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FDA Accepts Applications for Muscular Dystrophy Drug Deflazacort
New drug applications (NDAs) for the investigational treatment deflazacort (Marathon Pharmaceuticals) have been accepted for filing and granted a priority review designation by the FDA. The NDAs (one for immediate-release tablet formulations and one for an oral suspension formulation) request approval of deflazacort for the treatment of patients with Duchenne muscular dystrophy (DMD), the most common and most severe form of muscular dystrophy.
Priority review status is reserved for drugs that offer significant improvements over existing options or provide a treatment for a condition for which no approved treatment currently exists. The designation shortens the FDA’s review time from 10 months to a goal of six months.
The NDA filing included data from studies showing that deflazacort improved muscle strength and other functional outcomes in patients with DMD regardless of genetic etiology and, in one of the studies, ambulation status.
Deflazacort is a glucocorticoid with anti-inflammatory and immunosuppressant properties. It is not approved in the United States for any indication. Versions of deflazacort are available in some countries outside the U.S., where it is approved for a number of indications, but not for DMD. If approved, deflazacort will be among the first commercially available treatments indicated for DMD in the U.S. There is no cure for DMD and currently no FDA-approved treatment.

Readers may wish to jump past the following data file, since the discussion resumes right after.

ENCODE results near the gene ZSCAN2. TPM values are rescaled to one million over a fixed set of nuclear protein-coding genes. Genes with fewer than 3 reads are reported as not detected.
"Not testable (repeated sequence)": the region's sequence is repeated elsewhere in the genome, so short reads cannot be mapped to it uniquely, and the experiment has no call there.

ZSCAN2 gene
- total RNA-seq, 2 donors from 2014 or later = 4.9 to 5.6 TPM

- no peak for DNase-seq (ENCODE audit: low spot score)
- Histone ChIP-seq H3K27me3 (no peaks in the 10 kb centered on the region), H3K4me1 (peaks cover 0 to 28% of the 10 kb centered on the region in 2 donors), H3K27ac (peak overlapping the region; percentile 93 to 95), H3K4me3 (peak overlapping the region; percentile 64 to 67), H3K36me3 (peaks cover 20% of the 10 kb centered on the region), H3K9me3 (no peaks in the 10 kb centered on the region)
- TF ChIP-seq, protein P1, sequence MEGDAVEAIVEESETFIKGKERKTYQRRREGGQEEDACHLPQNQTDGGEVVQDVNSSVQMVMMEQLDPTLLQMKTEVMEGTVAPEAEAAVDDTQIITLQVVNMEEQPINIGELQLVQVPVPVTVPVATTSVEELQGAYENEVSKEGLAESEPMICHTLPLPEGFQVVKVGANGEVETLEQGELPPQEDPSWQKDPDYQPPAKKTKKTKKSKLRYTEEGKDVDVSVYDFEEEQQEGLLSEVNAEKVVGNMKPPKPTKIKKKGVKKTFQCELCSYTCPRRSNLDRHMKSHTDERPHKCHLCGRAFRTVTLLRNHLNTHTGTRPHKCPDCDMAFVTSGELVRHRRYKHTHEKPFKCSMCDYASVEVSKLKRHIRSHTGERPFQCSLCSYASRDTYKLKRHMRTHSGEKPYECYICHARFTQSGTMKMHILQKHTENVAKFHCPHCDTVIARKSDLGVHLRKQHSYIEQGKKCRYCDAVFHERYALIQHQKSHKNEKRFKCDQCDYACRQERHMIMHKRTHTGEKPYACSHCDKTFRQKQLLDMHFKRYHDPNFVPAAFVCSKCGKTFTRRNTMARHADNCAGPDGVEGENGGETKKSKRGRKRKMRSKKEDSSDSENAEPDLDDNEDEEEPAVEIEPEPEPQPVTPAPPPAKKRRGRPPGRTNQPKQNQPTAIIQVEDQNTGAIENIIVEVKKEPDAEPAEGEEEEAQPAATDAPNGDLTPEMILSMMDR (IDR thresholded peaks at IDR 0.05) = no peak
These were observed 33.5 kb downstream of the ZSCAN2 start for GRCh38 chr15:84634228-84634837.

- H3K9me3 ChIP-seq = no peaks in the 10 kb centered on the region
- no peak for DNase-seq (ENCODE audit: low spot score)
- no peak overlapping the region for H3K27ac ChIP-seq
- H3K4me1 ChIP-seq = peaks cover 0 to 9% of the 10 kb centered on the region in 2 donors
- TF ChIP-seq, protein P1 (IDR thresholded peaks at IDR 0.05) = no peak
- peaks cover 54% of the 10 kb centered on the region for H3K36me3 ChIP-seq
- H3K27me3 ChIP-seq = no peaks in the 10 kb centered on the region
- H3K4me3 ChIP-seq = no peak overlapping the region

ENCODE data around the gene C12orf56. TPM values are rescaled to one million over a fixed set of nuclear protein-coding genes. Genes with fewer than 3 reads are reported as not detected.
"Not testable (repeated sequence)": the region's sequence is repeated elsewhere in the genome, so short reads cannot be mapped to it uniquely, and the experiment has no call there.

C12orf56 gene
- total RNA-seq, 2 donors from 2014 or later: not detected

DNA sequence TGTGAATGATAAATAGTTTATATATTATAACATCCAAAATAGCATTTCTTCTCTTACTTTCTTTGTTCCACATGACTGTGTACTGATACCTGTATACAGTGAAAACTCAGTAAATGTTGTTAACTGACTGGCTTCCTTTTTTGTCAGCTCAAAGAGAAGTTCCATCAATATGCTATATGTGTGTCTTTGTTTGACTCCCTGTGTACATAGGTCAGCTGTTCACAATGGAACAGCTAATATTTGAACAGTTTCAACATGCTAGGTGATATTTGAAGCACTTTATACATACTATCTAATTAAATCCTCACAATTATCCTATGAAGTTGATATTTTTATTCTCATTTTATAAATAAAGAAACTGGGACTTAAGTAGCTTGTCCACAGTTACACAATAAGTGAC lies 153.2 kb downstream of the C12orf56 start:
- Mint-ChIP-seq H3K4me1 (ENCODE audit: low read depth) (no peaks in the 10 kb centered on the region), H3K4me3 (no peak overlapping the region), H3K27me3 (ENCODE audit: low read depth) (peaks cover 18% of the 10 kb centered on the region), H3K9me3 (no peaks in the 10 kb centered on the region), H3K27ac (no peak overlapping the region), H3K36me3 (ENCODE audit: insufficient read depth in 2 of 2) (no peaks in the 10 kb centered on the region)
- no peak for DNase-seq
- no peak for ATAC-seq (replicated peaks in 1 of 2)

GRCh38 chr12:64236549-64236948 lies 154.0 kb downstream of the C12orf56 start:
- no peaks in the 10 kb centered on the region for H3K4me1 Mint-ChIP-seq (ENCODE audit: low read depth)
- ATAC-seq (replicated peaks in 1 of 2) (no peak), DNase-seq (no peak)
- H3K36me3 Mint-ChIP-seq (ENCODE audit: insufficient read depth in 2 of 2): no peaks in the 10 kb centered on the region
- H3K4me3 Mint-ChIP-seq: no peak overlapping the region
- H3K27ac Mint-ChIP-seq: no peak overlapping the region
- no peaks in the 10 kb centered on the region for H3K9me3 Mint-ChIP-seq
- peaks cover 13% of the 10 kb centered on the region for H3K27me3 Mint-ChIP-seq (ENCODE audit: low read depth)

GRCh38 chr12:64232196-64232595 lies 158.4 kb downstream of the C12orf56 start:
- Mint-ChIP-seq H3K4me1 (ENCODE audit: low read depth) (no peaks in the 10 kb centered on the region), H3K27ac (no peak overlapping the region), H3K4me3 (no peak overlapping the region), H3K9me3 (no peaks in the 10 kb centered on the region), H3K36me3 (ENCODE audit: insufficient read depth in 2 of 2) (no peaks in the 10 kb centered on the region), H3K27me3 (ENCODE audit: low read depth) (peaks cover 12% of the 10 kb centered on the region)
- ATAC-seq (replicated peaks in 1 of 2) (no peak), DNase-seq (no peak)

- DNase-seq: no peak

In a pivotal, randomized, double-blind, placebo-controlled and active-comparator study that followed 196 patients with DMD, deflazacort met its primary endpoint of improved muscle strength compared with placebo at 12 weeks. Improvements in muscle strength continued through the end of study at week 52.
Adverse events associated with deflazacort include weight gain, increased appetite, Cushingoid appearance (facial puffiness), unwanted hair growth, skin redness, and headache.
DMD is the most common and most severe form of muscular dystrophy. It affects mainly boys and young men, with an incidence of approximately one in 5,000 live male births. The disease is marked by progressive muscle weakening and wasting, leading to the inability to walk by the teen years or earlier, and to severe respiratory and cardiac complications. Few patients live into their 30s.
Source: Marathon Pharmaceuticals; August 10, 2016.